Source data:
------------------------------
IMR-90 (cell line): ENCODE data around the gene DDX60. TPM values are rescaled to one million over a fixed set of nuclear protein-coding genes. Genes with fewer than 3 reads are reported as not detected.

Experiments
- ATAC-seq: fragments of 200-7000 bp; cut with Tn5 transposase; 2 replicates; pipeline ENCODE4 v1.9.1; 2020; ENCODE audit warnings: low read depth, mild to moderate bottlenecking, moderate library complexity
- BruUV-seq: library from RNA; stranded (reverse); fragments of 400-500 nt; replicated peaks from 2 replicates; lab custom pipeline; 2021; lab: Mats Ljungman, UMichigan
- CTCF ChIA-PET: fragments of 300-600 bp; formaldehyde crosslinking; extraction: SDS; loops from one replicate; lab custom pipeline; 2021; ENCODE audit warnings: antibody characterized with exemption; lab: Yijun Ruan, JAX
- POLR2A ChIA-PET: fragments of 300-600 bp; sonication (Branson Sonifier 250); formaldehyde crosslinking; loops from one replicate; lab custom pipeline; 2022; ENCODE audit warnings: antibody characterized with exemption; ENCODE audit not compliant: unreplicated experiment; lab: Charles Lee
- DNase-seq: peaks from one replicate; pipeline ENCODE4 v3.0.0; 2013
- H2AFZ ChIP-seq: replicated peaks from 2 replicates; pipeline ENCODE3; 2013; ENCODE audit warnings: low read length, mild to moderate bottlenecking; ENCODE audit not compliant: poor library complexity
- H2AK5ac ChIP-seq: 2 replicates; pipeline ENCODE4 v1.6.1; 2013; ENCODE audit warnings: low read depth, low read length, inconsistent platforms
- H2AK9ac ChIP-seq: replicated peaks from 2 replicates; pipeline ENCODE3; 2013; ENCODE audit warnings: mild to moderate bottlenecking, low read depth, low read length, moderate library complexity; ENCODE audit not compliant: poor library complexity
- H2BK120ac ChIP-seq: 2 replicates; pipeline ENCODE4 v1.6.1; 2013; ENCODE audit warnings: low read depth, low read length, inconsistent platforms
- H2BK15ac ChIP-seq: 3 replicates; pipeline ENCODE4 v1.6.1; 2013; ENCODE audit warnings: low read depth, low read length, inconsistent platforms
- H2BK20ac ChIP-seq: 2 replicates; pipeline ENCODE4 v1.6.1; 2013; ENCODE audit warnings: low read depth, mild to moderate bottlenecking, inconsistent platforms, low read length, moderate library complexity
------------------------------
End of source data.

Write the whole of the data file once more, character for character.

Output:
IMR-90 (cell line): ENCODE data around the gene DDX60. TPM values are rescaled to one million over a fixed set of nuclear protein-coding genes. Genes with fewer than 3 reads are reported as not detected.

Experiments
- ATAC-seq: fragments of 200-7000 bp; cut with Tn5 transposase; 2 replicates; pipeline ENCODE4 v1.9.1; 2020; ENCODE audit warnings: low read depth, mild to moderate bottlenecking, moderate library complexity
- BruUV-seq: library from RNA; stranded (reverse); fragments of 400-500 nt; replicated peaks from 2 replicates; lab custom pipeline; 2021; lab: Mats Ljungman, UMichigan
- CTCF ChIA-PET: fragments of 300-600 bp; formaldehyde crosslinking; extraction: SDS; loops from one replicate; lab custom pipeline; 2021; ENCODE audit warnings: antibody characterized with exemption; lab: Yijun Ruan, JAX
- POLR2A ChIA-PET: fragments of 300-600 bp; sonication (Branson Sonifier 250); formaldehyde crosslinking; loops from one replicate; lab custom pipeline; 2022; ENCODE audit warnings: antibody characterized with exemption; ENCODE audit not compliant: unreplicated experiment; lab: Charles Lee
- DNase-seq: peaks from one replicate; pipeline ENCODE4 v3.0.0; 2013
- H2AFZ ChIP-seq: replicated peaks from 2 replicates; pipeline ENCODE3; 2013; ENCODE audit warnings: low read length, mild to moderate bottlenecking; ENCODE audit not compliant: poor library complexity
- H2AK5ac ChIP-seq: 2 replicates; pipeline ENCODE4 v1.6.1; 2013; ENCODE audit warnings: low read depth, low read length, inconsistent platforms
- H2AK9ac ChIP-seq: replicated peaks from 2 replicates; pipeline ENCODE3; 2013; ENCODE audit warnings: mild to moderate bottlenecking, low read depth, low read length, moderate library complexity; ENCODE audit not compliant: poor library complexity
- H2BK120ac ChIP-seq: 2 replicates; pipeline ENCODE4 v1.6.1; 2013; ENCODE audit warnings: low read depth, low read length, inconsistent platforms
- H2BK15ac ChIP-seq: 3 replicates; pipeline ENCODE4 v1.6.1; 2013; ENCODE audit warnings: low read depth, low read length, inconsistent platforms
- H2BK20ac ChIP-seq: 2 replicates; pipeline ENCODE4 v1.6.1; 2013; ENCODE audit warnings: low read depth, mild to moderate bottlenecking, inconsistent platforms, low read length, moderate library complexity